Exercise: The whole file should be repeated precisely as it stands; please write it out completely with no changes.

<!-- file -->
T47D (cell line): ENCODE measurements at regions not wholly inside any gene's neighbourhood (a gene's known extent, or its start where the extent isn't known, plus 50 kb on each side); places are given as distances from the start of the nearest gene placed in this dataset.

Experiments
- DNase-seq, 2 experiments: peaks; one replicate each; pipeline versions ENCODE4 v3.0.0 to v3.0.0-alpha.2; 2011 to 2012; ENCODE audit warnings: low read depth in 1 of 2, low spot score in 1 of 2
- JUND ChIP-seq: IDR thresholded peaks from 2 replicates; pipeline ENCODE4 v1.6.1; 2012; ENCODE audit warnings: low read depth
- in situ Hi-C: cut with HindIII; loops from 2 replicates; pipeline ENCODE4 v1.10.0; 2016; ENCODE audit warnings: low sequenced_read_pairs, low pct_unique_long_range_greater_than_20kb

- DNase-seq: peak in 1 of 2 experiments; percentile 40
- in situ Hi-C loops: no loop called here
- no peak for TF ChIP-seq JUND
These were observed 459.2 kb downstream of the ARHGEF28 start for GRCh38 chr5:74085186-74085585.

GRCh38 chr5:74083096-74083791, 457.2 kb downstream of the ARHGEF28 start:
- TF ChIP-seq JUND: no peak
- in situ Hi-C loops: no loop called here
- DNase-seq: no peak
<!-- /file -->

T47D (cell line): ENCODE measurements at regions not wholly inside any gene's neighbourhood (a gene's known extent, or its start where the extent isn't known, plus 50 kb on each side); places are given as distances from the start of the nearest gene placed in this dataset.

Experiments
- DNase-seq, 2 experiments: peaks; one replicate each; pipeline versions ENCODE4 v3.0.0 to v3.0.0-alpha.2; 2011 to 2012; ENCODE audit warnings: low read depth in 1 of 2, low spot score in 1 of 2
- JUND ChIP-seq: IDR thresholded peaks from 2 replicates; pipeline ENCODE4 v1.6.1; 2012; ENCODE audit warnings: low read depth
- in situ Hi-C: cut with HindIII; loops from 2 replicates; pipeline ENCODE4 v1.10.0; 2016; ENCODE audit warnings: low sequenced_read_pairs, low pct_unique_long_range_greater_than_20kb

- DNase-seq: peak in 1 of 2 experiments; percentile 40
- in situ Hi-C loops: no loop called here
- no peak for TF ChIP-seq JUND
These were observed 459.2 kb downstream of the ARHGEF28 start for GRCh38 chr5:74085186-74085585.

GRCh38 chr5:74083096-74083791, 457.2 kb downstream of the ARHGEF28 start:
- TF ChIP-seq JUND: no peak
- in situ Hi-C loops: no loop called here
- DNase-seq: no peak